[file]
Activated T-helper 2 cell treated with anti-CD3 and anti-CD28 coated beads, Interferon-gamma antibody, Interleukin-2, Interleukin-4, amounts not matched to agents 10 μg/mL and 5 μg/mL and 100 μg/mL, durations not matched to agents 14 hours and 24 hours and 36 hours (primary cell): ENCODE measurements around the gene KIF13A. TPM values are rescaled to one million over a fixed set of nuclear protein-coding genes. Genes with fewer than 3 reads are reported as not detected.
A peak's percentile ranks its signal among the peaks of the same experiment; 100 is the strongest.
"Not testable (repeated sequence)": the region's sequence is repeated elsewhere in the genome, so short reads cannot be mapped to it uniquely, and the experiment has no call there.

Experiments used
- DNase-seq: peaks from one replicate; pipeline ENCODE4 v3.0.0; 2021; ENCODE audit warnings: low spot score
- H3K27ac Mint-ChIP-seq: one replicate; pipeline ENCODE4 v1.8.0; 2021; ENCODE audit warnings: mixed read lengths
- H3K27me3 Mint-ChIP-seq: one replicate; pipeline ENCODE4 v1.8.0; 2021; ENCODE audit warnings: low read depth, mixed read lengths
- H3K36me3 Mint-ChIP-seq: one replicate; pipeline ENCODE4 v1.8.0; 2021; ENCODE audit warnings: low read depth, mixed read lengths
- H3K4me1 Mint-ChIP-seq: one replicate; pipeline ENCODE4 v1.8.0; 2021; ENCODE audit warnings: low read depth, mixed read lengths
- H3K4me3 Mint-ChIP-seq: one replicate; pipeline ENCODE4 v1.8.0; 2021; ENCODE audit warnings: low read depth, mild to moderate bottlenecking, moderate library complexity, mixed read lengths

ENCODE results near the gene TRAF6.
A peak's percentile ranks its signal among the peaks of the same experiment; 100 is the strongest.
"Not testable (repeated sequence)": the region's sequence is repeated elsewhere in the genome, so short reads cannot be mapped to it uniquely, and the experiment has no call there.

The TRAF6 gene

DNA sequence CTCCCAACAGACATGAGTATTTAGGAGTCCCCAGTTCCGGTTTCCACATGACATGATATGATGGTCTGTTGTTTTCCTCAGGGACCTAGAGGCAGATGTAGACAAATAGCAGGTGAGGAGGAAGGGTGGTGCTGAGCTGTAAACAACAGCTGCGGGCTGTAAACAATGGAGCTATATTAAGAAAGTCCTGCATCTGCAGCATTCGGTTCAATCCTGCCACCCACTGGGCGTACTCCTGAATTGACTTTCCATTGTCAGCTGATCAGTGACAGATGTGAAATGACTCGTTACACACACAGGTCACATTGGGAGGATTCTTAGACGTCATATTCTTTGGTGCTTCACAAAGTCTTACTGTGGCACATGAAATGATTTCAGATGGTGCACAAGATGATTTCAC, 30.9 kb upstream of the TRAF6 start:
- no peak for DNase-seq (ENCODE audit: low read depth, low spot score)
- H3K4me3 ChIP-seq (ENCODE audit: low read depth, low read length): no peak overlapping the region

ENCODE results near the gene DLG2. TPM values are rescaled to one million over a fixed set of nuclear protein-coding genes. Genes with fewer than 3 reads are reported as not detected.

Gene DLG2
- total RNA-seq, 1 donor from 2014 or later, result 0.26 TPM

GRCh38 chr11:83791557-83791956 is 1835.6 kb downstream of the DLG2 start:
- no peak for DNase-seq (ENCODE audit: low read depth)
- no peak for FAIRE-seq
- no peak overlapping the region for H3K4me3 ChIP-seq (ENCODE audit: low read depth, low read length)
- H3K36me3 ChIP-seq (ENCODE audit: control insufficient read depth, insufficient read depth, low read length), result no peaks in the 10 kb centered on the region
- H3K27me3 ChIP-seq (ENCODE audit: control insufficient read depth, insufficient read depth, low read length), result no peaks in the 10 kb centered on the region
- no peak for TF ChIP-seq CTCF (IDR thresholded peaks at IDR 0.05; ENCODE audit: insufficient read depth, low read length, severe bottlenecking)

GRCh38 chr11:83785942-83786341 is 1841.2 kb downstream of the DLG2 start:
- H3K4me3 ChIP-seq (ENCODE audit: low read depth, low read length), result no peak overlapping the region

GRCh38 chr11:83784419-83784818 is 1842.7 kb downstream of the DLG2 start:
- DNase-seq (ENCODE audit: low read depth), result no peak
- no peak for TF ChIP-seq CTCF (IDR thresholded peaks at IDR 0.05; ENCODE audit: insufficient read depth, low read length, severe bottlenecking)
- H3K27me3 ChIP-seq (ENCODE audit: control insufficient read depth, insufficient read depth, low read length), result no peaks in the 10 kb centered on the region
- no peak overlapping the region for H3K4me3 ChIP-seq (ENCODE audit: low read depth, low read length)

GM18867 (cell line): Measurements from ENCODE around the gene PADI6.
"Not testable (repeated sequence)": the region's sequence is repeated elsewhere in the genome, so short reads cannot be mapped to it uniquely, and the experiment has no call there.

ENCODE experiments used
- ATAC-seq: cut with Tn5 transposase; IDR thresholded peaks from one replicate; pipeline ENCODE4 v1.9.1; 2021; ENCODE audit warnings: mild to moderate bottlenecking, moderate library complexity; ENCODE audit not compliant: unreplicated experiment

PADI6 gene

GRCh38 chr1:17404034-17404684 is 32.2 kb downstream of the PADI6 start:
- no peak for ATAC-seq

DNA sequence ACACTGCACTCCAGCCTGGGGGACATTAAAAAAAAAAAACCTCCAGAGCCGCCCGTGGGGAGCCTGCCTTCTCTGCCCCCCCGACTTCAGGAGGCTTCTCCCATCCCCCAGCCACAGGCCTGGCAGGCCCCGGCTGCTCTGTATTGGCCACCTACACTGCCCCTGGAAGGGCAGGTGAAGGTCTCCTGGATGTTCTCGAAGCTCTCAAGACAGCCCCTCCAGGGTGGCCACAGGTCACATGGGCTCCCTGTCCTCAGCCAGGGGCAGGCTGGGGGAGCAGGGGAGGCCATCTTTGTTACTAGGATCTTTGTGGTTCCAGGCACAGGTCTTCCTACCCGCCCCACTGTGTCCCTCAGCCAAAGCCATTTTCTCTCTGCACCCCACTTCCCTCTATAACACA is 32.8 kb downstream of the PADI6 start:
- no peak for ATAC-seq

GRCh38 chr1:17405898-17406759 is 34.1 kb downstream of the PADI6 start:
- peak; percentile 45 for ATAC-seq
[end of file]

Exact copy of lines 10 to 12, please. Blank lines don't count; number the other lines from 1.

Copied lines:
- H3K4me3 Mint-ChIP-seq: one replicate; pipeline ENCODE4 v1.8.0; 2021; ENCODE audit warnings: low read depth, mild to moderate bottlenecking, moderate library complexity, mixed read lengths

ENCODE results near the gene TRAF6.
A peak's percentile ranks its signal among the peaks of the same experiment; 100 is the strongest.